102. Special National Intelligence Estimate1

SNIE 3/11–4—81

[Omitted here are the title page and preface.]

Dependence of Soviet Military Power on Economic Relations With the West


Acquisition of goods and technology from the West enhances Soviet military programs in two principal ways: by making available specific technologies that permit improvements in weapon and military support systems and the efficiency of military and civilian production technology; and by providing economic gains from trade that improve the efficiency of the economy and thereby reduce the burden of defense. Soviet military power is based fundamentally on the large size and diversity of the Soviet economy and the breadth of the Soviet technical and scientific base, on Soviet success in acquiring sophisticated technology in the West, and on the longstanding preferred status of the military sector.

The USSR recognizes that it will be hard pressed to maintain its relative position in the technical sophistication of its weapons compared with those of the West. Moscow will therefore continue to seek Western technology useful for its future weapon systems by all means, including those illegal means that have been successful in the past, such as clandestine acquisition, illegal imports, and third-country diversions. The Soviets will especially need equipment and technology for their electronics, aerospace, and shipbuilding industries.

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Soviet economic performance has deteriorated to the point that, if military expenditures continue to expand as in the past, there will be few if any resources left with which to raise living standards. Even slow growth of the Soviet economy depends in substantial part on continued imports of Western machinery, grain, and equipment for the energy sector:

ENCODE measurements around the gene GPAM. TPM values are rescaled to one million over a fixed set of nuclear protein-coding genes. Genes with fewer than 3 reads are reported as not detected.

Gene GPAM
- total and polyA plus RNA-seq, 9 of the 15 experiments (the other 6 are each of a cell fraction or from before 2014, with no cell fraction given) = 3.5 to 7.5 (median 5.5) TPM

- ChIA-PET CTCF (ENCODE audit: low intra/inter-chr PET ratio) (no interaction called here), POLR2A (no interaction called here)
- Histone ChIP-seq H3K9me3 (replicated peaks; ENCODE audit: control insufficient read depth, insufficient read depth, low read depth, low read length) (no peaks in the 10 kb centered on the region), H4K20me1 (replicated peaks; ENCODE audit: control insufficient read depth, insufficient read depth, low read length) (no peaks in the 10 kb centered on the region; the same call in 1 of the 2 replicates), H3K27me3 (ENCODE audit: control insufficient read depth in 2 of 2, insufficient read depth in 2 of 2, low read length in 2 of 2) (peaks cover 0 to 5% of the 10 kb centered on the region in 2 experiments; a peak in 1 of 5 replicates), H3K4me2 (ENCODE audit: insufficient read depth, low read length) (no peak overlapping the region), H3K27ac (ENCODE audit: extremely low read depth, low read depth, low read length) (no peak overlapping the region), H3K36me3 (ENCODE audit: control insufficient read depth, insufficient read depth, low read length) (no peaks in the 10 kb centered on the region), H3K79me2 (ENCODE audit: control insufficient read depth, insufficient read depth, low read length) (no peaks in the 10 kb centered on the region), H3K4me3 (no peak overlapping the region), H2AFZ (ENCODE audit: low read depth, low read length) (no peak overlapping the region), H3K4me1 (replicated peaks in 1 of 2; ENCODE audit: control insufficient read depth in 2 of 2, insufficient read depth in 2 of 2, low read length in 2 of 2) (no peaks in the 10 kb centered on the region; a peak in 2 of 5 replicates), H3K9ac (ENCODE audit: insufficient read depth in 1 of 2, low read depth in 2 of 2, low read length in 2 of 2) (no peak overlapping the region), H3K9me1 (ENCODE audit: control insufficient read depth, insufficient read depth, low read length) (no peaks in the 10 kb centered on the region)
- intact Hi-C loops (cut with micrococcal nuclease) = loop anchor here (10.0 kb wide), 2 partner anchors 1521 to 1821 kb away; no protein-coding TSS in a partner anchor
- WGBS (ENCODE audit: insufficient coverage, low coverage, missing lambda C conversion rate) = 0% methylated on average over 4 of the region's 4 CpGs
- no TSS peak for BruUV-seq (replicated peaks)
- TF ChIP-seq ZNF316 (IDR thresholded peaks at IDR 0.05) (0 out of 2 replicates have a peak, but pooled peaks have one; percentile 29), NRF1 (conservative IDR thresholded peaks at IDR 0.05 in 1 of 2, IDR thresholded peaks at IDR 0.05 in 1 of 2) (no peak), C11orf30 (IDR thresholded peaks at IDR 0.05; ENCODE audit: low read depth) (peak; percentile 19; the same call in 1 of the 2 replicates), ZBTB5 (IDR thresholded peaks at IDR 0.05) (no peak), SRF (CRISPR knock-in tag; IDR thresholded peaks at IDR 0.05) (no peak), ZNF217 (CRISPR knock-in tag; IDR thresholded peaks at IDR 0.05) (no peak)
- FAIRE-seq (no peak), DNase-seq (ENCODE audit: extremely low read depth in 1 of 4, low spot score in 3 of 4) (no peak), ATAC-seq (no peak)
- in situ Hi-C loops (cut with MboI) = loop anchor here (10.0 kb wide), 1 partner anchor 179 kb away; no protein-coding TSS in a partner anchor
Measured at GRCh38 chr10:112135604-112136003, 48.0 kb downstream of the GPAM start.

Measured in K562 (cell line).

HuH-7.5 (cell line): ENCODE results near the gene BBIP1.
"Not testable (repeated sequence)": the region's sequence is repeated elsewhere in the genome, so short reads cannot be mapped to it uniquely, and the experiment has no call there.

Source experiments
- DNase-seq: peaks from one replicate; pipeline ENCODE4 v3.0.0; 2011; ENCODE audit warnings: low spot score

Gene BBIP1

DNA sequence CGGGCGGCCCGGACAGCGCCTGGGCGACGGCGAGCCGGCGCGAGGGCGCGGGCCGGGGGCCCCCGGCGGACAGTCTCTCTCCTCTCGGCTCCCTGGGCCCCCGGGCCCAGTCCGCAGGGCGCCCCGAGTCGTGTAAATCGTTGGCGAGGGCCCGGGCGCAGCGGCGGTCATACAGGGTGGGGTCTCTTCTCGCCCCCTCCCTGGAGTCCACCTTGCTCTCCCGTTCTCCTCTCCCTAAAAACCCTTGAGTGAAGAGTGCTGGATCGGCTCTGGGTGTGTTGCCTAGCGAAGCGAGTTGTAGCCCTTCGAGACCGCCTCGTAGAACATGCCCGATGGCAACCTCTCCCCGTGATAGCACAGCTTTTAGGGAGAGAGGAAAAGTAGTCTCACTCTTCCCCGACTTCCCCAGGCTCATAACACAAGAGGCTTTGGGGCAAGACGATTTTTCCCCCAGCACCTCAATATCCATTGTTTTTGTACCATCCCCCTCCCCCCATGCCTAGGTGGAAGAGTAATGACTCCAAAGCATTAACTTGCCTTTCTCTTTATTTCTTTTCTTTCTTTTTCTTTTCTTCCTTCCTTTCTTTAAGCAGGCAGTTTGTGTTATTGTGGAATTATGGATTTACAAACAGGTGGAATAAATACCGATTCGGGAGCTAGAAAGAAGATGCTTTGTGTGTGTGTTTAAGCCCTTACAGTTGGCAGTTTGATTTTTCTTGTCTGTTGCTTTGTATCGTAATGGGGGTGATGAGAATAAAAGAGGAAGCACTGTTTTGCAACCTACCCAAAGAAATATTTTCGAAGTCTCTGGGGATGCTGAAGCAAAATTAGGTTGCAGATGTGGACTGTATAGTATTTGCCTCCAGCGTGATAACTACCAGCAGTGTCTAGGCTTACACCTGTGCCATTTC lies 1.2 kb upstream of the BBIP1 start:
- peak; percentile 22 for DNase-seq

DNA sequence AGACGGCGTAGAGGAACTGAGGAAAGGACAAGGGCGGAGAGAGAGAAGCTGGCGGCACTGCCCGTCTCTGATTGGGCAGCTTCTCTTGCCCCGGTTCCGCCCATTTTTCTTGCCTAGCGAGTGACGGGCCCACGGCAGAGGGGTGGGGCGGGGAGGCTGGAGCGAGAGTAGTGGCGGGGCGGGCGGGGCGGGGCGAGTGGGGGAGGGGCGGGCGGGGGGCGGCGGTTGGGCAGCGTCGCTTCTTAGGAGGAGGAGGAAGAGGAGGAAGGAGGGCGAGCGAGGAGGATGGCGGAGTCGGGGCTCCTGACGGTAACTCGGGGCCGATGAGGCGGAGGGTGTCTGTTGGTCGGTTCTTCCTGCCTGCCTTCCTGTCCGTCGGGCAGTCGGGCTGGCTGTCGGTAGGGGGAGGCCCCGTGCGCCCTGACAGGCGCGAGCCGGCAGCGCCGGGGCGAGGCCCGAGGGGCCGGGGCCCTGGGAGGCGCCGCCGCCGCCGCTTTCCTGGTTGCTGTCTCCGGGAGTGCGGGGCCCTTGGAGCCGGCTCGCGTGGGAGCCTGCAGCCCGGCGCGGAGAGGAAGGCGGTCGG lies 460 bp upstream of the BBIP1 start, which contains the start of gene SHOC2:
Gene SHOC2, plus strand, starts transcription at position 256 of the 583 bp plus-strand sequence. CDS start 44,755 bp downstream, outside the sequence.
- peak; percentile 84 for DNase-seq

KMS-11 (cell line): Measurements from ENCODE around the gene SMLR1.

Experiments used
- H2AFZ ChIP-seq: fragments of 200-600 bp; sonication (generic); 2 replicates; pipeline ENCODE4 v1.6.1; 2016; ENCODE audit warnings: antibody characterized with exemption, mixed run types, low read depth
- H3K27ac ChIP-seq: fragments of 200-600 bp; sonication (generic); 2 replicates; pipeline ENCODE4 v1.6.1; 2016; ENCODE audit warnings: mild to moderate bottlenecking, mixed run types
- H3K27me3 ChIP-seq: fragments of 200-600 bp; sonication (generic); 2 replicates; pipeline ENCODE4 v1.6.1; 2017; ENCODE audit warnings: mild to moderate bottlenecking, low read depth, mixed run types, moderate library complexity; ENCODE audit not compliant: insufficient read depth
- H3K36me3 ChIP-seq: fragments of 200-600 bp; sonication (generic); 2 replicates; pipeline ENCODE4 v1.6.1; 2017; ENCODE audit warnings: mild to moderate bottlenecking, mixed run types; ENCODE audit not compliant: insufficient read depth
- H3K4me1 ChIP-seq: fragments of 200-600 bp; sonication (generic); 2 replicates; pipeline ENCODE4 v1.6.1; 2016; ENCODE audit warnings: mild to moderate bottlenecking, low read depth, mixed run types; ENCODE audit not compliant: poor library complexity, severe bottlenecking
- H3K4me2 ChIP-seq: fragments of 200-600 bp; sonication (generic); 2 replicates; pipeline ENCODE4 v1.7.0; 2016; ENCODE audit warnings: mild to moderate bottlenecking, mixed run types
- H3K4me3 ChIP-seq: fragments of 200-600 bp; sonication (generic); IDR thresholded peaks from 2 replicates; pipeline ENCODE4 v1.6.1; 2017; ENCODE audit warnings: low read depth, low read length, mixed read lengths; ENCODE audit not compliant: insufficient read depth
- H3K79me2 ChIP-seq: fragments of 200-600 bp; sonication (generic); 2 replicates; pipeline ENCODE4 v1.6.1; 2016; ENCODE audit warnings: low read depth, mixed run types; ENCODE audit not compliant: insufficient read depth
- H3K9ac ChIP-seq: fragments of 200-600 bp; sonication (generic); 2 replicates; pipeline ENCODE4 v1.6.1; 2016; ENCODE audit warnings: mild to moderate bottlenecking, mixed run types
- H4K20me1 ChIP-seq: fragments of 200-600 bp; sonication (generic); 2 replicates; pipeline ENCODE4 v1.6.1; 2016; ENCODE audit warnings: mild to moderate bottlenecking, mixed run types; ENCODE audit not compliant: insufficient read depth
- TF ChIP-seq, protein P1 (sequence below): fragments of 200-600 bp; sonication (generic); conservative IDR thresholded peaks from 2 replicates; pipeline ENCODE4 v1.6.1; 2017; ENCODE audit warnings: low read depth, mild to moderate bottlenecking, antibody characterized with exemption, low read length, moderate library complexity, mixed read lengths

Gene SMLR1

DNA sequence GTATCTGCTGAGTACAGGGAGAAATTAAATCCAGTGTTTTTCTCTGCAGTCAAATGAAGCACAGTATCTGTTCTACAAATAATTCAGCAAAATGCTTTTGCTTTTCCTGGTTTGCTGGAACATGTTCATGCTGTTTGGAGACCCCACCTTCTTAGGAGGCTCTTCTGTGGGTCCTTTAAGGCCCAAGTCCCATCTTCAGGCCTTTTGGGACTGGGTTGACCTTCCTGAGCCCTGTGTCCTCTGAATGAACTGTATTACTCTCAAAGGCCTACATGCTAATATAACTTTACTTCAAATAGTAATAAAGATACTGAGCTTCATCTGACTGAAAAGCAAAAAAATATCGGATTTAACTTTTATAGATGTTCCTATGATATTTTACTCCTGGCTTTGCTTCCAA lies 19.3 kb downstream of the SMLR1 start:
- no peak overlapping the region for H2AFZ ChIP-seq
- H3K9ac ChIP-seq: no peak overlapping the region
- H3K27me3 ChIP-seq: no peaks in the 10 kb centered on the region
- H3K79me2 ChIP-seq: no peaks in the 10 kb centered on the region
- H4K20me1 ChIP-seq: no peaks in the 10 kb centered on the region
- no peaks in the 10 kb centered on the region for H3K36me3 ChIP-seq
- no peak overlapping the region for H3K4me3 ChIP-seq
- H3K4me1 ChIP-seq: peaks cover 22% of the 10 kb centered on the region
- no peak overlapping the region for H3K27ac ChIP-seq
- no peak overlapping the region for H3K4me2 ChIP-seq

• The USSR needs large-scale imports of Western food, especially grain, to increase food supplies even in good crop years, and to keep them from falling in bad years.

• Western pipe and compressors are essential for the rapid expansion of Soviet gas production, which will be the main source of additional energy supplies and hard currency in the 1980s.

• Western equipment also is increasingly important in oil production, and imports of Western production equipment, especially advanced machine tools, would help to raise labor productivity at a time when the labor force will be growing much more slowly than in the past.

Western restrictions on nonstrategic trade, if broadly supported and sustained, would aggravate Soviet economic problems appreciably. Short of comprehensive Western restrictions on trade, a Western embargo on oil and gas equipment would have the greatest impact. A denial of new Western credits would probably force a decline in overall Soviet hard currency imports. In none of these cases would unilateral US actions have much effect. Any decision to impose additional restrictions would have to consider their impact on the West as well as on the USSR.